8. I can pass this message off as transactional, so I can mail all of my customers who have unsubscribed. In the U.S., sending transactional messages containing content that you need to tell people (order/shipping confirmations, order status updates, warrantee, or legal notices) does not require suppressing opt-outs. Further, including commercial content in transactional messages can be done and is often very effective. But for example, messages that are sent to remind people that they forgot to buy something are most likely considered commercial and need to have opt-outs suppressed. Pretending this is transactional content will potentially raise enough complaints to instigate deliverability or even legal issues.
  9. Just because it's legal, it's OK to do it. It's not illegal to color your hair neon rainbow colors. But it's probably not a good idea to go to a job interview with it (unless it's to a neon hair color salon). The same holds true for your marketing offers. Treat your customers with respect and tell them targeted and intelligent things. They will reward you with their continued business.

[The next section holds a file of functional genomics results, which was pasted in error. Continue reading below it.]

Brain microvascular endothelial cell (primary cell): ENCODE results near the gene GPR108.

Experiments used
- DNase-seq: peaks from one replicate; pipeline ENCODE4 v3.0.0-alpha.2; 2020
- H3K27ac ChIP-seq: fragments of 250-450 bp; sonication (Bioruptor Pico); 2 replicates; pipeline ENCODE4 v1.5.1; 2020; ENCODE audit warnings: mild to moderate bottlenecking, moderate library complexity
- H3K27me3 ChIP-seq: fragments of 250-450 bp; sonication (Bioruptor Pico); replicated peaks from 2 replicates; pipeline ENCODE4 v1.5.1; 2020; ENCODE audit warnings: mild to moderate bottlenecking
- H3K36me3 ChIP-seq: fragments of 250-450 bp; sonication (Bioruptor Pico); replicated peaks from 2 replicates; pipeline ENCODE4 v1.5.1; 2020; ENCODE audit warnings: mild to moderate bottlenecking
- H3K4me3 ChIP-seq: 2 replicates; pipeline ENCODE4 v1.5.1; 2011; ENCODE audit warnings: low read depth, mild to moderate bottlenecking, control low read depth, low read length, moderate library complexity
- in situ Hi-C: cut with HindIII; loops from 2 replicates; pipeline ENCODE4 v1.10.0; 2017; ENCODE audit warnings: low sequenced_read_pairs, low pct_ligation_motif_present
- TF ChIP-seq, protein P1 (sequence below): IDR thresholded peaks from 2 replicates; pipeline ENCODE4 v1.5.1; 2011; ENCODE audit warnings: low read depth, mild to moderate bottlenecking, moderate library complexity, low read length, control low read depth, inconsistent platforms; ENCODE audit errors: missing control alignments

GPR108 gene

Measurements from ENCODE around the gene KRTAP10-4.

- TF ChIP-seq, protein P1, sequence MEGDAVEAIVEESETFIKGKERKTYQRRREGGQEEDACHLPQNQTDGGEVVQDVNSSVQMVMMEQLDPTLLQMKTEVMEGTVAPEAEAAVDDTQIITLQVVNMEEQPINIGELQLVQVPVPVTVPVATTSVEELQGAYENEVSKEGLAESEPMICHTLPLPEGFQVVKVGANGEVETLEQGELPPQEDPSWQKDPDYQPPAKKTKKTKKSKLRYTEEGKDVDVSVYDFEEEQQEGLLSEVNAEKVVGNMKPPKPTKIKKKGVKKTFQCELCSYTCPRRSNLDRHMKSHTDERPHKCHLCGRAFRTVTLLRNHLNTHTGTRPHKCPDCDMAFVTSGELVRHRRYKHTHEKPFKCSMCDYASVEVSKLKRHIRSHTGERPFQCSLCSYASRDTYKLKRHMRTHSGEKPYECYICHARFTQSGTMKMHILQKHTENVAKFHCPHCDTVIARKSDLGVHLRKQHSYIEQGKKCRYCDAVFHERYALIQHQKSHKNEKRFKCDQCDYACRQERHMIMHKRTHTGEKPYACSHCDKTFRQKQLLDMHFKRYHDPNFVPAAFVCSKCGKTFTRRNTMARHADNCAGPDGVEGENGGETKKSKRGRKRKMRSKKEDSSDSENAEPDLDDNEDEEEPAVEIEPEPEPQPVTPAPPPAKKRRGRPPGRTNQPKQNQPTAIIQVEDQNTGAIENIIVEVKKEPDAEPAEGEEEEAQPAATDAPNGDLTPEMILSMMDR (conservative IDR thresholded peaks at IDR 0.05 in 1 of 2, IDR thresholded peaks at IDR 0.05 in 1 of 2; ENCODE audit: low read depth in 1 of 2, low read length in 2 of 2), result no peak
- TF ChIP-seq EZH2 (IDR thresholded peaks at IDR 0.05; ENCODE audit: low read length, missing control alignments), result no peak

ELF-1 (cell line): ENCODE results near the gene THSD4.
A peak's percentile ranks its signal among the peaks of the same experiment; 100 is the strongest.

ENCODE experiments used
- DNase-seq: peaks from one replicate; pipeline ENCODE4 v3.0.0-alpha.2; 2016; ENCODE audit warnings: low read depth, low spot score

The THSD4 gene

10. I got a CD for $50 with a list of 100 million double opt-in names. I am going to make so much money from this. By now, most people know better, but there are still a few hold-outs that think buying a list from an unconfirmed source is a good idea. If it sounds too good to be true…it probably is.

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ABOUT THE AUTHOR

Rick Buck

Rick Buck is vice president of privacy and ISP relations, CIPP at e-Dialog, a provider of advanced e-mail and multichannel marketing solutions. Rick works with clients, ISPs, and privacy organizations to promote best practices around responsible marketing. He is an active member of the Direct Marketing Association where he sits on the Ethics Operating committee and previously served as the Ethics Policy committee chair. Rick is also a board member of the E-mail Sender and Provider Coalition (ESPC). Prior to his current role Rick served as vice president, business lists and data for Harte Hanks.

Rick is an accomplished speaker and author on such topics as e-mail deliverability, privacy, and CAN-SPAM compliance. Rick has over 20 years of experience in privacy, acquisition strategy, database management, and Internet marketing. He joined e-Dialog in 2000.